A recent report from the Carnegie UK Trust and the Joseph Rowntree Foundation also highlights that kindness is literally at the heart of well-being. Written by Zoë Ferguson, a Carnegie Associate and published in July 2017, the report focuses on what can be done to encourage kinder workplaces and build more compassionate communities. Ms Ferguson’s report sets out a compelling argument for making stronger communities and supporting individual resilience by creating welcoming places, encouraging informal opportunities and cherishing the values of kindness.

The independent charity, Action for Happiness, observes that positive emotions - like joy, interest, pride and gratitude - don't just feel pleasant now - they also affect our long-term well-being. Research shows that experiencing positive emotions in a 3-to-1 ratio to negative ones leads to a tipping point beyond which we naturally become more resilient to adversity and better able to achieve things. The science behind this shows that when we give to others, it activates the areas of the brain associated with pleasure, social connection and trust. Such altruistic behaviour releases endorphins in the brain and boosts happiness for us as well as the people we help. So, if you want to be happy, be kind.

Here are some simple ideas from Action for Happiness to try for yourself:

Kindness can be simple such as a smile, a thank-you or a word of encouragement. It doesn't have to cost anything or take much time. What is important is that it's an act of genuine care and thoughtfulness for another person.

Kind acts can be spur of the moment, like when we notice someone in need. For example, we might give up our seat on the train or pick up and return someone's glove when they drop it. Opportunities to be kind pop up all over the place - like handing on a newspaper we've finished reading, paying for someone’s coffee or passing on an unused ticket.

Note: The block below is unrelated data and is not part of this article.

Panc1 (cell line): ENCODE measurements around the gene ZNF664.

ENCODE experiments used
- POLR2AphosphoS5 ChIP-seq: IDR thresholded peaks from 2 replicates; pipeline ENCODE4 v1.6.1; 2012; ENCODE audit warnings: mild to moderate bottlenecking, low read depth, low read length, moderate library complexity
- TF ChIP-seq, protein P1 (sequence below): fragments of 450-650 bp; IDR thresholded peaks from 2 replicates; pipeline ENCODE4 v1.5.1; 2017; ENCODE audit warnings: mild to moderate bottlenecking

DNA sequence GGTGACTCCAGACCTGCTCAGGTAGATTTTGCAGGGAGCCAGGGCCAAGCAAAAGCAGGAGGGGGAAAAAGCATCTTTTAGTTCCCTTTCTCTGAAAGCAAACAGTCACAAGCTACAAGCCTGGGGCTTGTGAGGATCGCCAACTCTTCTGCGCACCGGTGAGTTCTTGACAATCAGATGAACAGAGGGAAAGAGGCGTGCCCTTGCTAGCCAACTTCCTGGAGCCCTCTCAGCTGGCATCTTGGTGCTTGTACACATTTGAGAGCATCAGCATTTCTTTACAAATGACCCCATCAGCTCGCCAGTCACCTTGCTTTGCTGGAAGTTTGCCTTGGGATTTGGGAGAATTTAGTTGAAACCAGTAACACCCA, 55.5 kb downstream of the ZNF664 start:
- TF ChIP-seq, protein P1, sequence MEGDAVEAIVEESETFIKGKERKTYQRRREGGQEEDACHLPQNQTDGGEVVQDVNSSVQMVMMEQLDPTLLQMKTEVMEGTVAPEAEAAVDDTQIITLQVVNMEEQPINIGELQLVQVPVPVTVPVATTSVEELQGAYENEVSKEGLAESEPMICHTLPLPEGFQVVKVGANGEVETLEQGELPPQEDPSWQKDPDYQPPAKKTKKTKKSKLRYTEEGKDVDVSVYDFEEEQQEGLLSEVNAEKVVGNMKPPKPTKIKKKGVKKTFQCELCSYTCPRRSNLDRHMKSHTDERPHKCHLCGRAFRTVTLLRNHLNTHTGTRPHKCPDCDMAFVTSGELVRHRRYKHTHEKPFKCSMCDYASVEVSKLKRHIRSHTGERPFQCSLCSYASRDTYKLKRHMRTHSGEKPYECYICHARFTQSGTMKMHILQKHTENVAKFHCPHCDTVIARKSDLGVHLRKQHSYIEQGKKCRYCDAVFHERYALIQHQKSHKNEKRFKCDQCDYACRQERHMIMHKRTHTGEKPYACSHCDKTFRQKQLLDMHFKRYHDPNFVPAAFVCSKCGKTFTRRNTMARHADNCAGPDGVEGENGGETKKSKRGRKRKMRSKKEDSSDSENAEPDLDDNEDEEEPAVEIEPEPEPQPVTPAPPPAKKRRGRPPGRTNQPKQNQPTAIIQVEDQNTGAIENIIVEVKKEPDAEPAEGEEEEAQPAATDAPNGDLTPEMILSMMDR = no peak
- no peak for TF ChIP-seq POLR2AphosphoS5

Kindness can bring civility to the workplace. It is not about being ‘soft’ or fudging issues. It is about dealing with others as you wish to them to deal with you. Next time you are tempted to shoot down an idea in flames or criticise someone in public, stop and think what it will achieve. If correction is needed, do this in a constructive manner and with kindness. You will be surprised how even most difficult conversation can go better if you approach it compassionately.

Kind acts can be thought through in advance - planning to do something for a friend, neighbour or loved one or because we want to spread some daily joy. There are unlimited ways to be kind to others - we only need to keep your eyes open and pay attention to those around us to start seeing opportunities to help.

Why not set yourself a 30-day challenge to do one act of kindness a day? Action for Happiness has a kindness calendar which is a brilliant resource if you want to give it a try. Make kindness your strategy to achieve happiness. 

Remember: “No act of kindness, no matter how small, is ever wasted” – Aesop. 

Sources:

  1. Click here for information about The Five Side Effects of Kindness by David R. Hamilton, PhD
  2. Click here to download Ms Ferguson’s Report entitled ‘The Place of Kindness: Combating loneliness and building stronger communities.
  3. Click here to read more and download the Action for Happiness Ten 10 Keys to Happier Living. 

3rd March 2018 | Beverly Landais